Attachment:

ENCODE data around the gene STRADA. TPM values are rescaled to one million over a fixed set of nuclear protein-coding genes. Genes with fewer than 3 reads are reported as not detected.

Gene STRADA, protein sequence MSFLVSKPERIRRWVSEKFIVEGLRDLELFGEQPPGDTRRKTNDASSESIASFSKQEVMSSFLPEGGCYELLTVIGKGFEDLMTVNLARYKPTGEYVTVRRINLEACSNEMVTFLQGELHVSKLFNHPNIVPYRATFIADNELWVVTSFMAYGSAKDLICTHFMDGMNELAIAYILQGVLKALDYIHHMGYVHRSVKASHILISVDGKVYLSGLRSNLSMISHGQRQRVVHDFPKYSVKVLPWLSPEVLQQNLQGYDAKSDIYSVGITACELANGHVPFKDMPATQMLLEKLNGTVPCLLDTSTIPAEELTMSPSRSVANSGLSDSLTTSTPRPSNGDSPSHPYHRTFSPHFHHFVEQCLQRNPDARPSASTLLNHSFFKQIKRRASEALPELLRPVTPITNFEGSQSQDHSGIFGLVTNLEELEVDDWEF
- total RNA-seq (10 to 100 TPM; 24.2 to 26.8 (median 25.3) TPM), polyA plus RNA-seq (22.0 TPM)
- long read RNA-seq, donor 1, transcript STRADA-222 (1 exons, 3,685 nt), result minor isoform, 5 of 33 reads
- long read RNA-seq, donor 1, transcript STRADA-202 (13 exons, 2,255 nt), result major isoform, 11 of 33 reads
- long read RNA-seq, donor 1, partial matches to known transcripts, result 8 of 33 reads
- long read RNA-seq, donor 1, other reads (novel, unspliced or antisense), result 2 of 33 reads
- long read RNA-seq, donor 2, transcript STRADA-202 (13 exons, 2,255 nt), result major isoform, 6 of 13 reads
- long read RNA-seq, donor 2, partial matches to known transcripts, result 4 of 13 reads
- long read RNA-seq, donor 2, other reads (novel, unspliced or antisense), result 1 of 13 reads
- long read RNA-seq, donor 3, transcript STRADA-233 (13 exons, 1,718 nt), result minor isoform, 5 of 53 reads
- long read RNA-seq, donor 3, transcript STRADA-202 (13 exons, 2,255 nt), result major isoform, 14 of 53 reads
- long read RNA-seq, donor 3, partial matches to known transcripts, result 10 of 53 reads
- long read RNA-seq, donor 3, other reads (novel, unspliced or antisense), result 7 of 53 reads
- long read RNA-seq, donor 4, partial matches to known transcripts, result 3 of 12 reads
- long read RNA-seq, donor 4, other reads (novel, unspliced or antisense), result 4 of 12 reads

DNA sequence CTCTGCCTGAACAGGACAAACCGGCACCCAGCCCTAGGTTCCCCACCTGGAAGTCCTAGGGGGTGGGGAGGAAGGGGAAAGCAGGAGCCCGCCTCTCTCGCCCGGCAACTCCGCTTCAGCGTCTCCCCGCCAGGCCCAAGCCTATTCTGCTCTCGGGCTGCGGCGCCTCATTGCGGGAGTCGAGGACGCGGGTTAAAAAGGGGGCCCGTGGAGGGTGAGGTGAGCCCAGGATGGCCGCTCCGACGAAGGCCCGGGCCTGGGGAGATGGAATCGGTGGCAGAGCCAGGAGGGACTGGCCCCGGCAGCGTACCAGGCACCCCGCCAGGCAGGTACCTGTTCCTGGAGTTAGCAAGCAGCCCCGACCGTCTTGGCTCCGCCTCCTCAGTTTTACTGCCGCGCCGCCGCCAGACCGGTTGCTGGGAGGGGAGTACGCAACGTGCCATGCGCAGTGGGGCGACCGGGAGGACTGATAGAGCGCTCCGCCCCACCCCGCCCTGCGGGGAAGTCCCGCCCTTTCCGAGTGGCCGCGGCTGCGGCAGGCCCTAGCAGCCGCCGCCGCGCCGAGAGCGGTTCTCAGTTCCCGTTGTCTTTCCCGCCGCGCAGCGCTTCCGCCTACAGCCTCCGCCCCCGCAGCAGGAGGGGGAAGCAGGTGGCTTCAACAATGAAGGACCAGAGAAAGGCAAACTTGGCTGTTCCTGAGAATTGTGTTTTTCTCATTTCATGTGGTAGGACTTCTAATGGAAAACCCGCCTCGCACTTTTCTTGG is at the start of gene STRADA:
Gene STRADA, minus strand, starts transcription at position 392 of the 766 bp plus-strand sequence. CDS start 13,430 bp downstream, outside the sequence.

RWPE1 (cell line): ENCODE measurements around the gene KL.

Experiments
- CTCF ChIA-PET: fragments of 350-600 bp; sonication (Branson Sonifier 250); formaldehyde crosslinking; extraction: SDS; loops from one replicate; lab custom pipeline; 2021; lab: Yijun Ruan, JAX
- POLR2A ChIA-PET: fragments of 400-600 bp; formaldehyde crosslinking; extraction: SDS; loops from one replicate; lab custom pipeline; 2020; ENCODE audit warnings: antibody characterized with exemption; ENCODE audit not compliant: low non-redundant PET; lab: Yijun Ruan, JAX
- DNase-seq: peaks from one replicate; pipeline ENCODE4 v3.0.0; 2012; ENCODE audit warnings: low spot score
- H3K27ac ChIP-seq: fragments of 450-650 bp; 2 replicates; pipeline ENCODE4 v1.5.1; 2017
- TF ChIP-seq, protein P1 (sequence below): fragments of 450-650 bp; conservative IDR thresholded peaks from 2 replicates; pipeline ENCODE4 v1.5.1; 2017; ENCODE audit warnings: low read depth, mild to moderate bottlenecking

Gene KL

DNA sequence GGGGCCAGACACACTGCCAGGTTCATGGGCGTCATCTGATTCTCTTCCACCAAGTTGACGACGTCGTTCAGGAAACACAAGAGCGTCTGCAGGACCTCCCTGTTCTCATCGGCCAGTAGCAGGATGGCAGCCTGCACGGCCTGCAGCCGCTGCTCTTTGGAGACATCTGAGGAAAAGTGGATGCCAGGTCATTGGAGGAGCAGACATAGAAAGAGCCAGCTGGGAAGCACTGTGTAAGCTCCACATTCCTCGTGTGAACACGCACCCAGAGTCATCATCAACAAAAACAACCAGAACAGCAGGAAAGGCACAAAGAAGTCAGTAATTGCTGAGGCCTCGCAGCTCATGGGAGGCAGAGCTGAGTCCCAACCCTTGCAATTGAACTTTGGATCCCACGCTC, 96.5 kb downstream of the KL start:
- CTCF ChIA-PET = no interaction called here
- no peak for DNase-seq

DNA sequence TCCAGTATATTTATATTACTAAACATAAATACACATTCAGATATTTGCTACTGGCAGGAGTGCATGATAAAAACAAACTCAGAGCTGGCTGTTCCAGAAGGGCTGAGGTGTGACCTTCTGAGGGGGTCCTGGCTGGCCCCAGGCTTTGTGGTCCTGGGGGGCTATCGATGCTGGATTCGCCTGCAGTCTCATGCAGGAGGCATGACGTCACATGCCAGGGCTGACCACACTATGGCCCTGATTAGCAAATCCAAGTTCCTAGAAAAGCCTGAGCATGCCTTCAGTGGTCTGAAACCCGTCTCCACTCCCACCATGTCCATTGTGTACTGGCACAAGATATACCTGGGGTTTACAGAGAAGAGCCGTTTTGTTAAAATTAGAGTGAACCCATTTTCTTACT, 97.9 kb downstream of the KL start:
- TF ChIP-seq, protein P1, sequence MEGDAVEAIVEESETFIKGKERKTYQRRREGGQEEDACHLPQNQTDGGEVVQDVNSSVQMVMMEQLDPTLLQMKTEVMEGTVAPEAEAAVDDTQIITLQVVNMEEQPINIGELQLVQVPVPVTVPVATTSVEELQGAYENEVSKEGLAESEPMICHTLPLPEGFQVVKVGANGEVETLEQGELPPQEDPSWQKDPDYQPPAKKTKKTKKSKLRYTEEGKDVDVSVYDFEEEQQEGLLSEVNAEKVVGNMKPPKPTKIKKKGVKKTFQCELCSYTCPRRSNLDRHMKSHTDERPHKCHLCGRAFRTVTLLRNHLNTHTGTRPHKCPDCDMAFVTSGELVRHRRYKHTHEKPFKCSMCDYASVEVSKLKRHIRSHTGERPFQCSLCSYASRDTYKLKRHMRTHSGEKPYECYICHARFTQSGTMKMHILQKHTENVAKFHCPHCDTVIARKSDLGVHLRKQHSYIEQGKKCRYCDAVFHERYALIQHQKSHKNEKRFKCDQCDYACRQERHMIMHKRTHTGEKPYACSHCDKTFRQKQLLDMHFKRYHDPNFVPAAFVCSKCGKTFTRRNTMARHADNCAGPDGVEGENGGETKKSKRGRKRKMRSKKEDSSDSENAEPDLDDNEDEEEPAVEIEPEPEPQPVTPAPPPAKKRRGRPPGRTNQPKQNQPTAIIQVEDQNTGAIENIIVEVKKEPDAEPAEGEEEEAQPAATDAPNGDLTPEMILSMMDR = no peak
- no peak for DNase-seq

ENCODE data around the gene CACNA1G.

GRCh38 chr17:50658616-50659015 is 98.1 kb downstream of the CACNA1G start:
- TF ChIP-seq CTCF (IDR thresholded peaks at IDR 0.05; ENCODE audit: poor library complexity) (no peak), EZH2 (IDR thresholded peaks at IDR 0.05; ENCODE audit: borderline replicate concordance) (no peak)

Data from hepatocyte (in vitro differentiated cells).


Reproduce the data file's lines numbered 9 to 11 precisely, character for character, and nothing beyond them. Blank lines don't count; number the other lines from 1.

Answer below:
- long read RNA-seq, donor 2, partial matches to known transcripts, result 4 of 13 reads
- long read RNA-seq, donor 2, other reads (novel, unspliced or antisense), result 1 of 13 reads
- long read RNA-seq, donor 3, transcript STRADA-233 (13 exons, 1,718 nt), result minor isoform, 5 of 53 reads